The real time shoot-out begins
It is time for a shootout. Diabetes style.
OK, enough fun, it’s time to get down and dirty. I got my mitts on a FreeStyle Navigator. I’m eager to try it out. To see what it is made of. To compare it to the Guardian. To wear the two units simultaneously. To see in real time how they each handle the very same highs, lows, and the occasional fudge-fudge walnut brownie Sundays from the Elephant Bar (in the name of science of course).
And like in any other shootout, there can be only one winner. Of course in a shootout between Med-T and Abbott I’d be very hard pressed to say who is wearing the white hat and who has the black hat.
This blog was originally created to report on Continuous Glucose Monitoring (CGM) back when CGM was just a baby. Since then, we’ve been all over the Diabetes Map together, but now I think it is time to get back to our roots for a time and re-visit CGM.
So before we get started, I want to review the LifeAfterDx ground rules. Like the knife fight scene in Butch Cassidy and the Sundance Kid (Rules? There’s no rules in a knife fight!), the rules are there are no rules. This is an influence free-site. I say what I think with honesty that has been described as both refreshing and brutal.
Right now I am holding a in my hands the much anticipated and much delayed Abbott/FreeStyle Navigator. Well….OK, that’s a lie, ‘cause I’m typing right now. I am metaphorically holding in my hands the FreeStyle Navigator, it is actually sitting on my desk right in front of me.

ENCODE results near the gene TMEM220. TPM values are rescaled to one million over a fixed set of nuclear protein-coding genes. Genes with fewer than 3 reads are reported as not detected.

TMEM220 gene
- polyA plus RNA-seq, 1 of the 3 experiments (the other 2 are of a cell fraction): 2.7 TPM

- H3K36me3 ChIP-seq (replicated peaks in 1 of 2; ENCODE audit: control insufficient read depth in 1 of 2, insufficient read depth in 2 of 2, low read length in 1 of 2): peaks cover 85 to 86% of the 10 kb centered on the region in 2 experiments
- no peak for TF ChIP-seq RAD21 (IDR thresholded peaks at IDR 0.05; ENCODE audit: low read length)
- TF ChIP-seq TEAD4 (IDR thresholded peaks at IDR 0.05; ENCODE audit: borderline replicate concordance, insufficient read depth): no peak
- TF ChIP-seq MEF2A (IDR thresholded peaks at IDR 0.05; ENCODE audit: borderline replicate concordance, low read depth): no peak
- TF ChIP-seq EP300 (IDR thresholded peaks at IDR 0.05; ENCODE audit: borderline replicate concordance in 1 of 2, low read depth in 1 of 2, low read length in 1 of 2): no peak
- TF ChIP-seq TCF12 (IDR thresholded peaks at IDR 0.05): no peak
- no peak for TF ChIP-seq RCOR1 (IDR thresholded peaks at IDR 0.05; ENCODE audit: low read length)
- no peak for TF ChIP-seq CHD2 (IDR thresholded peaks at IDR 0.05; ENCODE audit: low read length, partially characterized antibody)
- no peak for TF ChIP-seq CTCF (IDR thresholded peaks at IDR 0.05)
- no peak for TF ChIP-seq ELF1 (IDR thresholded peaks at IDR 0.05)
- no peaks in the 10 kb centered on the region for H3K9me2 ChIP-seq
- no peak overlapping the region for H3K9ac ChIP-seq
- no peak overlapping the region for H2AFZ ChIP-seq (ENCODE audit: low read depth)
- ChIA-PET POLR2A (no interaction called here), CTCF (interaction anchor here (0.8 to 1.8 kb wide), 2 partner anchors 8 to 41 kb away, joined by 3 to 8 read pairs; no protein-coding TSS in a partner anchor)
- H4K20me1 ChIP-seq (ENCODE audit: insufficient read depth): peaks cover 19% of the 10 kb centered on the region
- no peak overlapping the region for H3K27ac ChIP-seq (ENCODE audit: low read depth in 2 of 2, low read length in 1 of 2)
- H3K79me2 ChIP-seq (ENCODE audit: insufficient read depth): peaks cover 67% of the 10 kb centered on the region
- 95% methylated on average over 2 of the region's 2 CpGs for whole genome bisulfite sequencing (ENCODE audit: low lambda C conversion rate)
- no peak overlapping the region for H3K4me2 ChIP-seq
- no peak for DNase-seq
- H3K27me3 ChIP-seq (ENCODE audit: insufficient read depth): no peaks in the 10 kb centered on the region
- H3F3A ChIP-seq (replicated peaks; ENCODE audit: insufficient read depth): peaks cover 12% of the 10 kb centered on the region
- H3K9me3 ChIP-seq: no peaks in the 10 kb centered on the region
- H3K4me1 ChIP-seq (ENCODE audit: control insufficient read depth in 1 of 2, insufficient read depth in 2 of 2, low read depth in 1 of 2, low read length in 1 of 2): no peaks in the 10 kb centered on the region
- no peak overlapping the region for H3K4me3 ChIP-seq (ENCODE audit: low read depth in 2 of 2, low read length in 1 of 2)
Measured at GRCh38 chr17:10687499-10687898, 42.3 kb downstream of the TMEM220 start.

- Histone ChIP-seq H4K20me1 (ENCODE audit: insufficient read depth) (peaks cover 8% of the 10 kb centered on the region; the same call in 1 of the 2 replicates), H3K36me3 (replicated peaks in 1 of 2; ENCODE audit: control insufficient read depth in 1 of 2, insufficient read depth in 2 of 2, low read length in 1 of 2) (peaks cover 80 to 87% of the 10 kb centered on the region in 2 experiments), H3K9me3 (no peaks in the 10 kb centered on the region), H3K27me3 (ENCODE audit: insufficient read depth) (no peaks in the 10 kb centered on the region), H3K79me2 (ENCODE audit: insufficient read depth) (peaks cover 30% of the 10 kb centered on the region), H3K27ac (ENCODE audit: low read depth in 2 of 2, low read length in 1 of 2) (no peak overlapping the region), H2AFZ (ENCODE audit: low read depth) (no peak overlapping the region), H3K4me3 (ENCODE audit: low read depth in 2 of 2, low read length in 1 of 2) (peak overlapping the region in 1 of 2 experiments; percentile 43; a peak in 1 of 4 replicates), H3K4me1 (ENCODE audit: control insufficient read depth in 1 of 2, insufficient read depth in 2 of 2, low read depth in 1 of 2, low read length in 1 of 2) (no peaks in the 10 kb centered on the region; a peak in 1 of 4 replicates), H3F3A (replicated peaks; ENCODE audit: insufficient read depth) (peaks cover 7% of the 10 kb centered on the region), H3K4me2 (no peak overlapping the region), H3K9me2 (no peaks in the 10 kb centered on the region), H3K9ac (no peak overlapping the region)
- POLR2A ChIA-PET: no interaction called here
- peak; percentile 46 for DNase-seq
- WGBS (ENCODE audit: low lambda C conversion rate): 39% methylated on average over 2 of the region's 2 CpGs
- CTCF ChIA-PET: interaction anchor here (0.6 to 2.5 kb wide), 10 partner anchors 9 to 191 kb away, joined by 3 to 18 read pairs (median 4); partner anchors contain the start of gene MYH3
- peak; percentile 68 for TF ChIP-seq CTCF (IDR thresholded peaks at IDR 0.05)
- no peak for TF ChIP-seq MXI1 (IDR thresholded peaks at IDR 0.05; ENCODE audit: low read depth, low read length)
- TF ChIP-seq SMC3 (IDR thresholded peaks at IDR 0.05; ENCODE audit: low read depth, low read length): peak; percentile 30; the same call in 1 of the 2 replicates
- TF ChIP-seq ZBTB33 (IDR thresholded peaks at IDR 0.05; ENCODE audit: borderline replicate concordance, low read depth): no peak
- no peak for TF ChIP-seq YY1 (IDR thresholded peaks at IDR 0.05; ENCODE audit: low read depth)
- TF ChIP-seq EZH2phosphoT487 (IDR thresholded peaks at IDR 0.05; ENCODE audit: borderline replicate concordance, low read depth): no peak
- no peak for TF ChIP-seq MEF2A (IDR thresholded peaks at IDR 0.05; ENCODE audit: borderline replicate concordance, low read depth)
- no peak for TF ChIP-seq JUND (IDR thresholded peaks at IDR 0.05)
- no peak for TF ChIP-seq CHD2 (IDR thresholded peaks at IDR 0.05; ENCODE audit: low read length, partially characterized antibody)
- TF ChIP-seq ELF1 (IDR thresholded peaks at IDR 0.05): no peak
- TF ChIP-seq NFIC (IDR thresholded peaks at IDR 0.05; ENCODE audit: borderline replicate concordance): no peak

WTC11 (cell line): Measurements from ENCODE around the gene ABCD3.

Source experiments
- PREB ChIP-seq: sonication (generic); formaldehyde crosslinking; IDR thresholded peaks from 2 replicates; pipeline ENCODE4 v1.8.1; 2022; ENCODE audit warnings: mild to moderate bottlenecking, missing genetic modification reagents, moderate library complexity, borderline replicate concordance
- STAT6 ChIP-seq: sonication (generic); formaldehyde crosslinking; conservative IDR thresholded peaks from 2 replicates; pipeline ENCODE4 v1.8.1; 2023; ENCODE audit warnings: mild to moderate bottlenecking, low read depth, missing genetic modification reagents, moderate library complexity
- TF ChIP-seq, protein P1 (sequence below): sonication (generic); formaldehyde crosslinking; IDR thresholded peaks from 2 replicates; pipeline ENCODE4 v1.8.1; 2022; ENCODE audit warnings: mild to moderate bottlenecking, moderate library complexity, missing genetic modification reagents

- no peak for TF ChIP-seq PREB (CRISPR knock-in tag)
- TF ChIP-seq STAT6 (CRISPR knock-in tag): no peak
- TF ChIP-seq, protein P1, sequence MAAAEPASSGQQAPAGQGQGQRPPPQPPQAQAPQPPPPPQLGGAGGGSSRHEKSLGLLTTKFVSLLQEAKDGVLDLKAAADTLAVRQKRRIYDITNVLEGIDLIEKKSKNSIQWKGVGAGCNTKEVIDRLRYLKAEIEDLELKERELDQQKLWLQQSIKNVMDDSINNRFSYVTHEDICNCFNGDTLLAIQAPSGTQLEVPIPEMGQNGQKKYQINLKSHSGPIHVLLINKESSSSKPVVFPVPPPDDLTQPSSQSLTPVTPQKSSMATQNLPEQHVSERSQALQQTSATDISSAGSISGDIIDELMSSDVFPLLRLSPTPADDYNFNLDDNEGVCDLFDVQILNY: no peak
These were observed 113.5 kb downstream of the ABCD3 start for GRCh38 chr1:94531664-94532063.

Now I confess, I did not buy it. And it did not come from Abbott either. The folks at Abbott didn’t even know I had it until this very second (picture the folks in the PR office running around in panicked circles like mice on LSD). This unit came from a Health Care Provider in an undisclosed location (yep, Dick Cheney’s poker bunker). The Provider is a fan of my writing who wanted to know how I thought Navigator stacked up against the other options out there. I’ve actually had the Navigator on my desk long enough for it to gather dust. That’s how long it took me to scrounge up a sufficient number of sensors from various users across the country to wear the system long enough to give it a fair shake; to overcome the euphoria that sometimes comes with new gadgets, or to work through the problems that also sometimes plague new gadgets—a more common experience with Continuous Glucose Monitoring systems.
In the interest of full disclosure, you also need to remember I’ve been wearing a Guardian since, well… forever. I’m used to it. There are a lot of things I like about it. I find it very accurate, but at the same time there is a least one HUGE flaw in the device; and that is its petite little voice. The damn thing is too quiet. CGM alarms are the difference between life and death for me. Literally. I want them loud. Real loud. The original garage-door guardian was not only loud, but had personality too. It made different types of noises for different types of alarms. My co-workers at the clinic learned her language. When my trusty box let loose with a low alarm they’d come running with glucose. When she signaled a high they’d laugh and tease me, “what did you eat this time?”
So, where I was going with this before I got distracted, is that I’m aware I may have a Guardian bias, having worn one so long and having adjusted to it. Still, I decided the best way to compare Navigator and Guardian was to wear the two devices simultaneously. My belt will be crowded with the Cozmo, Guardian, Navigator….thank God I never bother to carry my cell phone.
Before we get started with the shootout, let’s cover the basics for the CGM virgins. If you’ve been with me for a while this will be your refresher course.
First and foremost, Continuous Glucose Monitoring isn’t continuous at all. It also doesn’t read your blood sugar, nor does it replace the need for fingersticks. More on all of that in a moment.